Hypertrophic cardiomyopathy (HCM) is the most common cardiovascular disorder in cats, affecting up to 29.4% of feline patients.1 Cats with clinical signs of HCM are often treated with diuretics, angiotensin-converting–enzyme inhibitors, β blockers, or antiplatelet and anticoagulant medications.2 However, evidence-based data supporting specific and ideal therapies for subclinical feline HCM are lacking. Diagnostic findings for subclinical HCM include thickened left ventricular walls and left atrial dilation in the absence of other disease (eg, congenital heart disease, hyperthyroidism, systemic hypertension).
This study* evaluated pet owner-perceived quality of life and activity levels in cats with subclinical HCM and lifestyle-matched healthy controls, as well as owner-perceived quality of life, quantitative activity measurements, cardiac biomarkers, and echocardiographic variables in cats with preclinical HCM, with and without atenolol therapy.
A total of 27 healthy cats and 32 cats with subclinical HCM were included. As compared with healthy cats, cats with subclinical HCM had significantly more arrhythmias, higher cardiac troponin I concentrations, and higher N-terminal pro-B natriuretic peptide concentrations. There was no difference in overall activity scores or quality of life scores between healthy cats and cats with subclinical HCM.
Of the 32 cats with subclinical HCM, 16 were randomized and given atenolol (6.25 mg PO every 12 hours; dosage was the same regardless of body weight, BCS, or echocardiographic findings) and 16 were given a placebo. All HCM patients were reassessed at baseline and again at 6 months. Cats receiving atenolol had significantly lower heart rate and murmur grades compared with cats receiving a placebo. In cats with subclinical HCM, atenolol treatment did not significantly affect systemic blood pressure, echocardiographic variables, quality of life, or activity levels.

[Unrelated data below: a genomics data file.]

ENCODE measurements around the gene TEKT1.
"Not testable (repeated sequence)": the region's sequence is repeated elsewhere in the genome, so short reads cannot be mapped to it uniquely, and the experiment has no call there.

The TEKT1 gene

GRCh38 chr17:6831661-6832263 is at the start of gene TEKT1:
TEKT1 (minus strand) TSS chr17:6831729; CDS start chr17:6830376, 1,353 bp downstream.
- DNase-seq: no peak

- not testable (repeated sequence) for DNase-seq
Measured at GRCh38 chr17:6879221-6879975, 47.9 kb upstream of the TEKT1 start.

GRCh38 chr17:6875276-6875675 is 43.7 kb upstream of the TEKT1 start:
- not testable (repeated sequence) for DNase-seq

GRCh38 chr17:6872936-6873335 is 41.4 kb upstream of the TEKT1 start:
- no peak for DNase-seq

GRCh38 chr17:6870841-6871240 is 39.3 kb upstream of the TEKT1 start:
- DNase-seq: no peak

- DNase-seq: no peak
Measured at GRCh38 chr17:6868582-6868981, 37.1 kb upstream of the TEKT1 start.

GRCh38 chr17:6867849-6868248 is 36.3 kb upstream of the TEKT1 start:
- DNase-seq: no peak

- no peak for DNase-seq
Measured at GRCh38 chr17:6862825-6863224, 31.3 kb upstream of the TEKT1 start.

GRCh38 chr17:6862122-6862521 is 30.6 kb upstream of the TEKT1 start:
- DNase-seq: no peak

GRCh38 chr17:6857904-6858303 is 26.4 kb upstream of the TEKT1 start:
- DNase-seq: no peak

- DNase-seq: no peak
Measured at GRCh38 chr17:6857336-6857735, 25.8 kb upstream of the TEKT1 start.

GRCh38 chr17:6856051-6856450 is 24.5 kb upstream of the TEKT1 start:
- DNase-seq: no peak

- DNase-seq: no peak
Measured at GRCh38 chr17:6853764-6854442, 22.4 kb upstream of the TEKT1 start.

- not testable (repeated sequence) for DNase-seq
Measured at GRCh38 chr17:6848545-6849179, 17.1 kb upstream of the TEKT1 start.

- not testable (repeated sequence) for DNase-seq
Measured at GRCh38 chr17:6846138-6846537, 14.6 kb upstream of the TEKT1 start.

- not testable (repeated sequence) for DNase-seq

Atenolol has been prescribed by veterinary cardiologists to manage HCM, with the main goal of prolonging the subclinical phase of disease while maintaining a high quality of life. Atenolol use in humans with HCM remains a mainstay therapy, with evidence of improved clinical condition. In the present study, some benefits were noted in cats that had subclinical HCM and were receiving atenolol, but there was no significant improvement in all areas assessed. More significant results may occur in cats with severe subclinical HCM if an alternative survey is offered or if higher doses of atenolol are administered.